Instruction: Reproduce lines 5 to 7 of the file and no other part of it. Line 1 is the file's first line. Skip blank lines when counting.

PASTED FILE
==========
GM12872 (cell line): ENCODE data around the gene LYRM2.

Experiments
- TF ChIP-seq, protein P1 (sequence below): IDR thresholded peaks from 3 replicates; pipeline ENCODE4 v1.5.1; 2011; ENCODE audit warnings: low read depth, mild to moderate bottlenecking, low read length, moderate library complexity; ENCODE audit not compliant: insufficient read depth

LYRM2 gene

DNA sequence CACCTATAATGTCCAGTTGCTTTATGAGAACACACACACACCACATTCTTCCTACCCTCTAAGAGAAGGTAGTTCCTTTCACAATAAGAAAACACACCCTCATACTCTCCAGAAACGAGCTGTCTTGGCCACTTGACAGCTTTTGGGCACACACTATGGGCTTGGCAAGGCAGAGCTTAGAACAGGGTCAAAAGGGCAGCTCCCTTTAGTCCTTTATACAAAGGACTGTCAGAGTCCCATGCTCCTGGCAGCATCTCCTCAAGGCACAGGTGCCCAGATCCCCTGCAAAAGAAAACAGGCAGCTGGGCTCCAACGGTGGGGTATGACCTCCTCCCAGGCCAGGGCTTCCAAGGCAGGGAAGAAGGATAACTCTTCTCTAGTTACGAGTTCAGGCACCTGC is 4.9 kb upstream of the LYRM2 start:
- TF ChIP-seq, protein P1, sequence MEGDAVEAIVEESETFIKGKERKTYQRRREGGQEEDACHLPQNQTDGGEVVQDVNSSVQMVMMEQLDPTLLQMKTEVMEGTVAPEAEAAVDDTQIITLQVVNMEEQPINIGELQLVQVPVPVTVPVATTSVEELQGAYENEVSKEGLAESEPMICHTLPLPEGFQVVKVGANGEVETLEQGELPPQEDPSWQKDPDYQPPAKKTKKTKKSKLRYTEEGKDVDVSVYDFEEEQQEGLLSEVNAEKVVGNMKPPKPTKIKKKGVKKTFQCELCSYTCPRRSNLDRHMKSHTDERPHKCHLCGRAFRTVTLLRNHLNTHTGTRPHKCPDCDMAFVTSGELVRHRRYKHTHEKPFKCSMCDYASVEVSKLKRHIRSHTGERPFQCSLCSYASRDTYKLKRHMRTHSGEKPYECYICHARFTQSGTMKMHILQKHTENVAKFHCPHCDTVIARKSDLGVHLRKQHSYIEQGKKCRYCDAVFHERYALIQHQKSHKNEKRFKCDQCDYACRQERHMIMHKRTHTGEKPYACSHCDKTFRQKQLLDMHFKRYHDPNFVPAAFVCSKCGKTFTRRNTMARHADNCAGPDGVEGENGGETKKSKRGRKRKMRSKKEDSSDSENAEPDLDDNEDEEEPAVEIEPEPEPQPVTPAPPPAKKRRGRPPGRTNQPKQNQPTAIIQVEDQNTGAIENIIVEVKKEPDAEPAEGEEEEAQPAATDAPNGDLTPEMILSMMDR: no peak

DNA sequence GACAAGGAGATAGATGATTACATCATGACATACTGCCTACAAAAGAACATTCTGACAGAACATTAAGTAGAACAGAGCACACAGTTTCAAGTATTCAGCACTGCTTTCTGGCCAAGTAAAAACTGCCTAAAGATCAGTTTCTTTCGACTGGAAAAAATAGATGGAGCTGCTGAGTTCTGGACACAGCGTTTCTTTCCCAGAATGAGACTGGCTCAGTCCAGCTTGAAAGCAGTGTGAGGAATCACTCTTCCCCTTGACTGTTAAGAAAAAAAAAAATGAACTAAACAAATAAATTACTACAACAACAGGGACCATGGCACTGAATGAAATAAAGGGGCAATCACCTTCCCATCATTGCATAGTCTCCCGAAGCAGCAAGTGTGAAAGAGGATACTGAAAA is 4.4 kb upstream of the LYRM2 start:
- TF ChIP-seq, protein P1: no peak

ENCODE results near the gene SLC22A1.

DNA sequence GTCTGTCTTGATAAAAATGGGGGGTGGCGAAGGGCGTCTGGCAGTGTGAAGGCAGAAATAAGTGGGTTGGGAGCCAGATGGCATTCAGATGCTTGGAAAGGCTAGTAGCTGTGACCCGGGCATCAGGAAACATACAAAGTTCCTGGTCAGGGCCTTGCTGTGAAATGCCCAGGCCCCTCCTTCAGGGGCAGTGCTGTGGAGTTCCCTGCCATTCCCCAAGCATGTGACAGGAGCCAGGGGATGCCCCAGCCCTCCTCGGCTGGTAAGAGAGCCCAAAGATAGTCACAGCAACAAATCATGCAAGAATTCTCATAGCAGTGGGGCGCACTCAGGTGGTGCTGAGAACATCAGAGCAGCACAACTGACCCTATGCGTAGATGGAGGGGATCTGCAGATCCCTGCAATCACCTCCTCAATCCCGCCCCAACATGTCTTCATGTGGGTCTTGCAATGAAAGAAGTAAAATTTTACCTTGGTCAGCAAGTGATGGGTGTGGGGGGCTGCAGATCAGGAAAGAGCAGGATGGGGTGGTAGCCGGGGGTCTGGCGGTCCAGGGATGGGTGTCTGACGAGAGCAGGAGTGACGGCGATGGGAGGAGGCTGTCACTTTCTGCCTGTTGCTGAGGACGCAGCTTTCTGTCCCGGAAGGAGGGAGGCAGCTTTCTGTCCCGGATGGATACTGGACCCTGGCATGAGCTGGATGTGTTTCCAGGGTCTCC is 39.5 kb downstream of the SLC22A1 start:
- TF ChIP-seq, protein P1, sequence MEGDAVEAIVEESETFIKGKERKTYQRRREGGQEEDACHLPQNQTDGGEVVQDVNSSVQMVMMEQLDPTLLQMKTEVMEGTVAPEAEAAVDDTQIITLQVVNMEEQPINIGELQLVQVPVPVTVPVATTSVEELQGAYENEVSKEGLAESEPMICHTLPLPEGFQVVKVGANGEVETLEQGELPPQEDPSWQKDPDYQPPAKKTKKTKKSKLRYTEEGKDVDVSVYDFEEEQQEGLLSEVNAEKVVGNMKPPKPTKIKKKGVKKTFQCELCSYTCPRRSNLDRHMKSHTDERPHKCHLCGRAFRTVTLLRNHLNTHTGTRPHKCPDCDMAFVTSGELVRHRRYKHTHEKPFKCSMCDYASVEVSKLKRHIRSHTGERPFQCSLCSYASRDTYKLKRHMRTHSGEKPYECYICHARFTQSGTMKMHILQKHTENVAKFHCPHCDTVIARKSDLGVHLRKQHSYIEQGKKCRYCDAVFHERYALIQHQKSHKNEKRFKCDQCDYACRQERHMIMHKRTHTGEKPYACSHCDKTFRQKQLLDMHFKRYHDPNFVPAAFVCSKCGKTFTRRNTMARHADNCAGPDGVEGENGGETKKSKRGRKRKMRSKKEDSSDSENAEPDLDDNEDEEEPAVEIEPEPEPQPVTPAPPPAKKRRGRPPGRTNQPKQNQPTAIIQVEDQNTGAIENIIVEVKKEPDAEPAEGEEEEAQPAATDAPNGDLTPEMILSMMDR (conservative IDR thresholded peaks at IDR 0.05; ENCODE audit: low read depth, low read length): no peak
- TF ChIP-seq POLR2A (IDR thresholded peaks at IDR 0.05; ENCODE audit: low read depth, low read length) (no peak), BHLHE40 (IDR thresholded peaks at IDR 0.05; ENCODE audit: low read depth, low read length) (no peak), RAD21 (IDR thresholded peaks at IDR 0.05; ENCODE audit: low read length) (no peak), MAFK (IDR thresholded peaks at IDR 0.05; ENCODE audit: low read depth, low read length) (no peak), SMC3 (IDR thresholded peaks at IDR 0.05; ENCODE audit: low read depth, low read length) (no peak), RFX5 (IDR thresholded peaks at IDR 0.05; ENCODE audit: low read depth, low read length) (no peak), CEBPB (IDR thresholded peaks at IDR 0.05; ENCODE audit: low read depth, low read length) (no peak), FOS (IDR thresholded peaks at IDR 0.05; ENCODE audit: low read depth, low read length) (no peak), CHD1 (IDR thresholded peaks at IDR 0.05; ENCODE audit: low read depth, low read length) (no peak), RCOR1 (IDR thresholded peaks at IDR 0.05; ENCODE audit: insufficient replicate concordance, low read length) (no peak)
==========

DNA sequence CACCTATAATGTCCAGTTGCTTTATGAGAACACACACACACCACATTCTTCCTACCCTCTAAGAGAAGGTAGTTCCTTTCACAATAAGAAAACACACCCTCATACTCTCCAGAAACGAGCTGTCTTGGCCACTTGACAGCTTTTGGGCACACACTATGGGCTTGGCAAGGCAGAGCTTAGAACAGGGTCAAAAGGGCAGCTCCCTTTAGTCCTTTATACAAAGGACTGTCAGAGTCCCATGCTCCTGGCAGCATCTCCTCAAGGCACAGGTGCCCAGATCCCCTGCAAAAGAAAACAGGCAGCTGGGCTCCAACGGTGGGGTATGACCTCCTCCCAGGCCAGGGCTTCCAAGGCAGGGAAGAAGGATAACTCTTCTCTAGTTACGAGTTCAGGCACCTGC is 4.9 kb upstream of the LYRM2 start:
- TF ChIP-seq, protein P1, sequence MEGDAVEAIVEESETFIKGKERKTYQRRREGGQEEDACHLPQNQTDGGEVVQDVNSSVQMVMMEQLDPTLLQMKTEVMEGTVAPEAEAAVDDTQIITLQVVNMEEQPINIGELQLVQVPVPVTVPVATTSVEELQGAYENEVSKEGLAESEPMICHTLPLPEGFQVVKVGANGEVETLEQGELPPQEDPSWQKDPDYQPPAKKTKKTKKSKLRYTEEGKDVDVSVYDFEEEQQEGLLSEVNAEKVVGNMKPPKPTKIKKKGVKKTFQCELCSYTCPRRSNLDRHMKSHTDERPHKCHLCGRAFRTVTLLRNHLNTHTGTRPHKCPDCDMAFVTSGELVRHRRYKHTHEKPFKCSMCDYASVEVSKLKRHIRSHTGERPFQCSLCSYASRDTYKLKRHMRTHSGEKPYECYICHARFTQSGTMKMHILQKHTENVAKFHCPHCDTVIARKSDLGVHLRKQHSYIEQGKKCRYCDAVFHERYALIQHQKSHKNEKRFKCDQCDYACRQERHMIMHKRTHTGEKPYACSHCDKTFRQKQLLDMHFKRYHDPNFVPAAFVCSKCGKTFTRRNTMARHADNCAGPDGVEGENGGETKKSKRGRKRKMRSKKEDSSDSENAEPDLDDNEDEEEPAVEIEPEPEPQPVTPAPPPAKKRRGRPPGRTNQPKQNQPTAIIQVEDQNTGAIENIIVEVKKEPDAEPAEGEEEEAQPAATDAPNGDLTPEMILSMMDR: no peak

DNA sequence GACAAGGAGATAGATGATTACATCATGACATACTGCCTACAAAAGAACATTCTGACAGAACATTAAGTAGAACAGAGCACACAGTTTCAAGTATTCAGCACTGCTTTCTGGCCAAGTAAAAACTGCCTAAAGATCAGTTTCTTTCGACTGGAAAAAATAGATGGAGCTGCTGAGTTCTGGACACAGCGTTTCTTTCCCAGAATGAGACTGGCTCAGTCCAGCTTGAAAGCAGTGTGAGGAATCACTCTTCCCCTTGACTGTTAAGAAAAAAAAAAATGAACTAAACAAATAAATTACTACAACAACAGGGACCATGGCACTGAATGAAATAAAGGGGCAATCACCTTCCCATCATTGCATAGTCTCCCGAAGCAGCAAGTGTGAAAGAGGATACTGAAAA is 4.4 kb upstream of the LYRM2 start: